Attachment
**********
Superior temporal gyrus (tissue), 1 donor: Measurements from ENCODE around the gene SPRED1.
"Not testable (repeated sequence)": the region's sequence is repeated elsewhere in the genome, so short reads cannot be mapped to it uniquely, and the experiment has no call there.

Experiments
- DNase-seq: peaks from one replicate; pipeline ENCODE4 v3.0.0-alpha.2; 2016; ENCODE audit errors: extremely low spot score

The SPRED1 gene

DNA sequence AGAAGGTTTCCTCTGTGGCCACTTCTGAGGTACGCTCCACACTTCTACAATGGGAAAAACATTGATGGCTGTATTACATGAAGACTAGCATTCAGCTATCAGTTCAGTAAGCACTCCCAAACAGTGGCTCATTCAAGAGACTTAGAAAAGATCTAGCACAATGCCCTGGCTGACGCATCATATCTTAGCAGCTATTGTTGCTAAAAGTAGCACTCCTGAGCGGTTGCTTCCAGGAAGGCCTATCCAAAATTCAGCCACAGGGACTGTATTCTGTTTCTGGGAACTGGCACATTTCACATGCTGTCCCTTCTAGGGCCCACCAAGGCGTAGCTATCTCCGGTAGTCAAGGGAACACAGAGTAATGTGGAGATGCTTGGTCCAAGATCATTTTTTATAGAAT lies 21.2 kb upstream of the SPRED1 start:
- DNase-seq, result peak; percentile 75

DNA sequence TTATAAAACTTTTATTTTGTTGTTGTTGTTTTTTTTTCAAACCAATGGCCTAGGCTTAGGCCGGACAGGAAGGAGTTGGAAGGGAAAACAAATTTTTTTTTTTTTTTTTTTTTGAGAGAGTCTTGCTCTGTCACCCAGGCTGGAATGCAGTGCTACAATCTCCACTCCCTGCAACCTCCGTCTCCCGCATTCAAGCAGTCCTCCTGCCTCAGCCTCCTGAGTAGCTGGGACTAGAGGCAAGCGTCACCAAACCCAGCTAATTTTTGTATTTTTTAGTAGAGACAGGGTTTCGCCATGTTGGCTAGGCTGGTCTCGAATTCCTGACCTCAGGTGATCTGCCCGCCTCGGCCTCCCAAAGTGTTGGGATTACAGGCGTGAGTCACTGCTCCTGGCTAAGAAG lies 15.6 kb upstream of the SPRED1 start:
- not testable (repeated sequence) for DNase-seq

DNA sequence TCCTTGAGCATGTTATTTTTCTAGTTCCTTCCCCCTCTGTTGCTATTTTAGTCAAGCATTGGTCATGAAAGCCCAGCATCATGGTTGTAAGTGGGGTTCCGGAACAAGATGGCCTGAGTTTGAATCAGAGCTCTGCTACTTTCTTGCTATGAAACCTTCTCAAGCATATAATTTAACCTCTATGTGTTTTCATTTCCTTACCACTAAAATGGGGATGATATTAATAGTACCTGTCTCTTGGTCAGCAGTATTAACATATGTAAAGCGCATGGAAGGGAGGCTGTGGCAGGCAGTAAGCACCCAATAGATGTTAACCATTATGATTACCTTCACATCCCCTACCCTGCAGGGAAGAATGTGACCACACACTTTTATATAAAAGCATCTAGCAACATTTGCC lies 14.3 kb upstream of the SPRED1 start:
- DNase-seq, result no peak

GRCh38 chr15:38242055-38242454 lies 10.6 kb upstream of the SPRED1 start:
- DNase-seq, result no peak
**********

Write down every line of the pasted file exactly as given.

Superior temporal gyrus (tissue), 1 donor: Measurements from ENCODE around the gene SPRED1.
"Not testable (repeated sequence)": the region's sequence is repeated elsewhere in the genome, so short reads cannot be mapped to it uniquely, and the experiment has no call there.

Experiments
- DNase-seq: peaks from one replicate; pipeline ENCODE4 v3.0.0-alpha.2; 2016; ENCODE audit errors: extremely low spot score

The SPRED1 gene

DNA sequence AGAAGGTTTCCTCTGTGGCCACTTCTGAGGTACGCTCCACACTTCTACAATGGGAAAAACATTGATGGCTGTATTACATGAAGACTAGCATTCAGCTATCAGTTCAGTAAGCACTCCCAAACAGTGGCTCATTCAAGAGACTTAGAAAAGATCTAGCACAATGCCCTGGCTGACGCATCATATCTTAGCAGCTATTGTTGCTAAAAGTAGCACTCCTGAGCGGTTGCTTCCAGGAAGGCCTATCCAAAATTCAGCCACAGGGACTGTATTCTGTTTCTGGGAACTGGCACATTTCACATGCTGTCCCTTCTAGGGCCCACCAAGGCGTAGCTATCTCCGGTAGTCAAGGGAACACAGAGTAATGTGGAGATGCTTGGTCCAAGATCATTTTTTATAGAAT lies 21.2 kb upstream of the SPRED1 start:
- DNase-seq, result peak; percentile 75

DNA sequence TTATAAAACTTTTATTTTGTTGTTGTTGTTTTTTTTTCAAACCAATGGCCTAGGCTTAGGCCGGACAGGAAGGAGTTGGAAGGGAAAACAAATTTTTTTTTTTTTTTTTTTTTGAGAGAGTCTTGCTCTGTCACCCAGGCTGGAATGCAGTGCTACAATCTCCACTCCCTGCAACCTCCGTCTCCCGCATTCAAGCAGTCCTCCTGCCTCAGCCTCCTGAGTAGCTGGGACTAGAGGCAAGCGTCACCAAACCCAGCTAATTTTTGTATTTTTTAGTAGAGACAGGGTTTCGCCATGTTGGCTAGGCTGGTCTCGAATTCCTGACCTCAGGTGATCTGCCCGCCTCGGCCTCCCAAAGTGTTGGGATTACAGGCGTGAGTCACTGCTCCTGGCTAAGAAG lies 15.6 kb upstream of the SPRED1 start:
- not testable (repeated sequence) for DNase-seq

DNA sequence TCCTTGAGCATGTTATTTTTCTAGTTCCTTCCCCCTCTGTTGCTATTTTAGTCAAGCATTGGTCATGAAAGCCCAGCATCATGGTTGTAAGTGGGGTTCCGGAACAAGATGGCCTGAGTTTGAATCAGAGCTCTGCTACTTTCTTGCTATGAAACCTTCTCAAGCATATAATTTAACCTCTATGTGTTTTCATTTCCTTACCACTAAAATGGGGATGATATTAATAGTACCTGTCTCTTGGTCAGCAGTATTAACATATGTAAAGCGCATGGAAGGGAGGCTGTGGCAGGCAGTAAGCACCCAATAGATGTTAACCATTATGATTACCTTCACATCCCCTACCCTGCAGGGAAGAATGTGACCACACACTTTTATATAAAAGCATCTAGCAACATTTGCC lies 14.3 kb upstream of the SPRED1 start:
- DNase-seq, result no peak

GRCh38 chr15:38242055-38242454 lies 10.6 kb upstream of the SPRED1 start:
- DNase-seq, result no peak